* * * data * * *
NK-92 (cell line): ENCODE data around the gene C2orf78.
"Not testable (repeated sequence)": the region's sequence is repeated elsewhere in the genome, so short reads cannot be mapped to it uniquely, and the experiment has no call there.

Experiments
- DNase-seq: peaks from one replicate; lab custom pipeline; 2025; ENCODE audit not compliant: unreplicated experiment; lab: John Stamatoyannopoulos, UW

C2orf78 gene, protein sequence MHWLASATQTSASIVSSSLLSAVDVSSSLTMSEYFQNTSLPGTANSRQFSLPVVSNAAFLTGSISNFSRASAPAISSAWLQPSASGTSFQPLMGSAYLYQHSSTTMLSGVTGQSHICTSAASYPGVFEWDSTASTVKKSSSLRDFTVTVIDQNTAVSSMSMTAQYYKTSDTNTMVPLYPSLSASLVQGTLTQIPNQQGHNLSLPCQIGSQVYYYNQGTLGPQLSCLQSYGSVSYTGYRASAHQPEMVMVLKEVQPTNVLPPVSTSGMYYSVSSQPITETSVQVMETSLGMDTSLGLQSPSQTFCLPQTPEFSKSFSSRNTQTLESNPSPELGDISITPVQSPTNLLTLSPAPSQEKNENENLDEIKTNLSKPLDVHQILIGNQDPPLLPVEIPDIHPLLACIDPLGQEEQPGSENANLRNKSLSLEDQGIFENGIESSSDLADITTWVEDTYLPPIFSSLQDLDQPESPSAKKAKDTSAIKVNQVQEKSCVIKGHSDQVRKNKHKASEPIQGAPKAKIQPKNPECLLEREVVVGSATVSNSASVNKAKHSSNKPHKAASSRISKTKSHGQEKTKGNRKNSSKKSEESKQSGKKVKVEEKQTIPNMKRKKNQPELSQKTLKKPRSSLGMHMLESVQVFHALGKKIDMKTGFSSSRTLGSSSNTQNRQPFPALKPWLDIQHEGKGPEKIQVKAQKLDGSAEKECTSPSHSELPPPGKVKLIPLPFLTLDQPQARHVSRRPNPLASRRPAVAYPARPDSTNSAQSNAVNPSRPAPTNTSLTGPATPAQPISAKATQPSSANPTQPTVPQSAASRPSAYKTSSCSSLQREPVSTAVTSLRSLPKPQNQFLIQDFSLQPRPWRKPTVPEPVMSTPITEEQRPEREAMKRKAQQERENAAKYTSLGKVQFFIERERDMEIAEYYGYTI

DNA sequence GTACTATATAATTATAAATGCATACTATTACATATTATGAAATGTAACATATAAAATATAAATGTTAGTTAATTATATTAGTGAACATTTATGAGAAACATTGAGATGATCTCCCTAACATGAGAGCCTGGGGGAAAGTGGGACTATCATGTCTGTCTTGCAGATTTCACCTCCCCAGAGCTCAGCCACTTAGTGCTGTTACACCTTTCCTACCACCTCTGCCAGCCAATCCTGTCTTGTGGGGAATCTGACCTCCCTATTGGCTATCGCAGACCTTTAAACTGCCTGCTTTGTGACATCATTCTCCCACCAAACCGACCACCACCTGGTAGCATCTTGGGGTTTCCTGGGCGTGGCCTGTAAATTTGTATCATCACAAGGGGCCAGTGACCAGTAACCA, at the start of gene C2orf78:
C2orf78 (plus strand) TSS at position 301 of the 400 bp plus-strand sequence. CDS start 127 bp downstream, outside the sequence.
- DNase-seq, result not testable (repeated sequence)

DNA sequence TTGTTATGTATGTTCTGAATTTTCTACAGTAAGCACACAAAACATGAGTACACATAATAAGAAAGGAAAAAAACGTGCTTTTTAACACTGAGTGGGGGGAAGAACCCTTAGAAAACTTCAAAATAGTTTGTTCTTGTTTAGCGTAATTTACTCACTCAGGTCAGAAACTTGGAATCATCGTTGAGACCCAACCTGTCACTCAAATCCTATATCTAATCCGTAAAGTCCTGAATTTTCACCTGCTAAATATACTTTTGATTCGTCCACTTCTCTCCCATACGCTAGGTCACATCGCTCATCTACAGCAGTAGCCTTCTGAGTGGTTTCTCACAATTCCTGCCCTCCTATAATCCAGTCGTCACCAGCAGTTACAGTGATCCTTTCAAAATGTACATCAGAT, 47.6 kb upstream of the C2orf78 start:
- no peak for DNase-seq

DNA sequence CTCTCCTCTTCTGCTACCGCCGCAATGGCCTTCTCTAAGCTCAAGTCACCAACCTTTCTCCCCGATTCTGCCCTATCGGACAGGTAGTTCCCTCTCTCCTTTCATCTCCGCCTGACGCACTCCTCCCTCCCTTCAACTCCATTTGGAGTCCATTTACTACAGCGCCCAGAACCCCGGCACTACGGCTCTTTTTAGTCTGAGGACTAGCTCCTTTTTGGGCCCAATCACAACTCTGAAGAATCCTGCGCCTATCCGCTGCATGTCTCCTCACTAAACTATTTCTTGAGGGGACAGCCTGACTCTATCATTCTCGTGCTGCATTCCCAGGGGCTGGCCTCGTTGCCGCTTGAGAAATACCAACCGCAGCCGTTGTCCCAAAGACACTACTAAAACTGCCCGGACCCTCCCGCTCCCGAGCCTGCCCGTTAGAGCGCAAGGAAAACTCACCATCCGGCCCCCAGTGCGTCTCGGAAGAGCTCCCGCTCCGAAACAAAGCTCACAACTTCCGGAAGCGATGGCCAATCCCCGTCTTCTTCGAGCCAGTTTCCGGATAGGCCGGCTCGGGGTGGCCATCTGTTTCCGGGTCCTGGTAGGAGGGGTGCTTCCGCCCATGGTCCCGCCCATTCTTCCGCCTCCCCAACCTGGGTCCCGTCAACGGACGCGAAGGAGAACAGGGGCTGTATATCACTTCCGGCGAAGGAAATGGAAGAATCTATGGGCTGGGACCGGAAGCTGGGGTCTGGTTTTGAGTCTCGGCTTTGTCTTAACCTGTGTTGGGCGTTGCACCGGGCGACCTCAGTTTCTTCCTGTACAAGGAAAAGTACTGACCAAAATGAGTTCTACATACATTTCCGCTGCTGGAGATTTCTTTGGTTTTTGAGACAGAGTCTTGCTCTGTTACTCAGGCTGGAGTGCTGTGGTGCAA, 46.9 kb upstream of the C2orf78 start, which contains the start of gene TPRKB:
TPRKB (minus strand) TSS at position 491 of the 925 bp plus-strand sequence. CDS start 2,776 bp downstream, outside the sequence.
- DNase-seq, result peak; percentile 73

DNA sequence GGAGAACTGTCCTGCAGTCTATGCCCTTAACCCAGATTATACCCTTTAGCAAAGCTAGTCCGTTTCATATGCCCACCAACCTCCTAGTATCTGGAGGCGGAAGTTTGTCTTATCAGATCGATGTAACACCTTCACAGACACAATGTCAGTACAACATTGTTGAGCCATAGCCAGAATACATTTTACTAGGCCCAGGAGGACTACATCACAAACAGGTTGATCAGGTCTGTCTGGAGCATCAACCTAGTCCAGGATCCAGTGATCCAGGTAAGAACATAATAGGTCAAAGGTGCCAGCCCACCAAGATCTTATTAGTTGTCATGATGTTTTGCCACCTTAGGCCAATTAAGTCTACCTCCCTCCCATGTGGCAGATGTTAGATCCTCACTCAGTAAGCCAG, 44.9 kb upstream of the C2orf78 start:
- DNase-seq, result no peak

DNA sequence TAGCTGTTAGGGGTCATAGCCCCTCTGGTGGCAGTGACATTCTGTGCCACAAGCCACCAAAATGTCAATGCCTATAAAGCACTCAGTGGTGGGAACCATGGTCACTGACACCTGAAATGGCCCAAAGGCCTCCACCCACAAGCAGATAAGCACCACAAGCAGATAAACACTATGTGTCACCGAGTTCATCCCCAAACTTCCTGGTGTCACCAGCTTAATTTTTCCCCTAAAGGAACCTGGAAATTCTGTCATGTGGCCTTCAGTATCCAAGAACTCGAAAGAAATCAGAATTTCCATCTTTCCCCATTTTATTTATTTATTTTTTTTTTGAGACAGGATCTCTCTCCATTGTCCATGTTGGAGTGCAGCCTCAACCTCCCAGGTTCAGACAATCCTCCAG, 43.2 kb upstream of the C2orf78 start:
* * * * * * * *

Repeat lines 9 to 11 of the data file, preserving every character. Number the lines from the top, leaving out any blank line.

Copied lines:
DNA sequence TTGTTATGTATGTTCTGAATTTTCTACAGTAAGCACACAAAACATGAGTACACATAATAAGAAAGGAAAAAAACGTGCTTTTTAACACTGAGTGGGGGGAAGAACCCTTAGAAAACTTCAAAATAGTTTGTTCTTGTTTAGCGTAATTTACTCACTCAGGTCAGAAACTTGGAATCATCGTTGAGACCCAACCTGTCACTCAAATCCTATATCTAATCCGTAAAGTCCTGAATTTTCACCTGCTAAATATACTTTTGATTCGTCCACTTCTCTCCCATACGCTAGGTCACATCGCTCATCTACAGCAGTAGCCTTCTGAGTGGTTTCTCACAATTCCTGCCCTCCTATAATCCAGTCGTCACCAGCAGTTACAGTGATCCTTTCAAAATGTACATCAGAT, 47.6 kb upstream of the C2orf78 start:
- no peak for DNase-seq

DNA sequence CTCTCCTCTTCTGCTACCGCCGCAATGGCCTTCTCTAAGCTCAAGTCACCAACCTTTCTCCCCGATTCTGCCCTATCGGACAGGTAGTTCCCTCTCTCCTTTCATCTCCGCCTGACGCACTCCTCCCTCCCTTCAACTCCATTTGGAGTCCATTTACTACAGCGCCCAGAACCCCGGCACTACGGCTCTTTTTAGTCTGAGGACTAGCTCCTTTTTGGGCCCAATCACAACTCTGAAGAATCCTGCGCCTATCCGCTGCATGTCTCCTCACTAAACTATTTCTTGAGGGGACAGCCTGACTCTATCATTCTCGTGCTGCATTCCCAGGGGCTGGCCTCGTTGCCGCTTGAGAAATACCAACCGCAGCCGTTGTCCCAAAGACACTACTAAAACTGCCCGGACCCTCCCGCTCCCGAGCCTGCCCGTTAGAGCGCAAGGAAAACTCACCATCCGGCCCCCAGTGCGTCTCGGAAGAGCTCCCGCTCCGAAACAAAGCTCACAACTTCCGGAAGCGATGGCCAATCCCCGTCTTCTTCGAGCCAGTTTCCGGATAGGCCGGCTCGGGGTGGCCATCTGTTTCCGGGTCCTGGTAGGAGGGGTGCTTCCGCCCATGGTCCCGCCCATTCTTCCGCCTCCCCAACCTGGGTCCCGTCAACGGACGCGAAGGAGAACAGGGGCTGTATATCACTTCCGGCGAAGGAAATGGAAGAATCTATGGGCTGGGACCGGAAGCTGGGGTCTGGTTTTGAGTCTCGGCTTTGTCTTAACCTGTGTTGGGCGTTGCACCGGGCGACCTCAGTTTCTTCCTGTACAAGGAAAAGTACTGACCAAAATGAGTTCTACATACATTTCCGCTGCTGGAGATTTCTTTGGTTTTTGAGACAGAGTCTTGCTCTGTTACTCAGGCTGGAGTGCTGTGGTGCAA, 46.9 kb upstream of the C2orf78 start, which contains the start of gene TPRKB: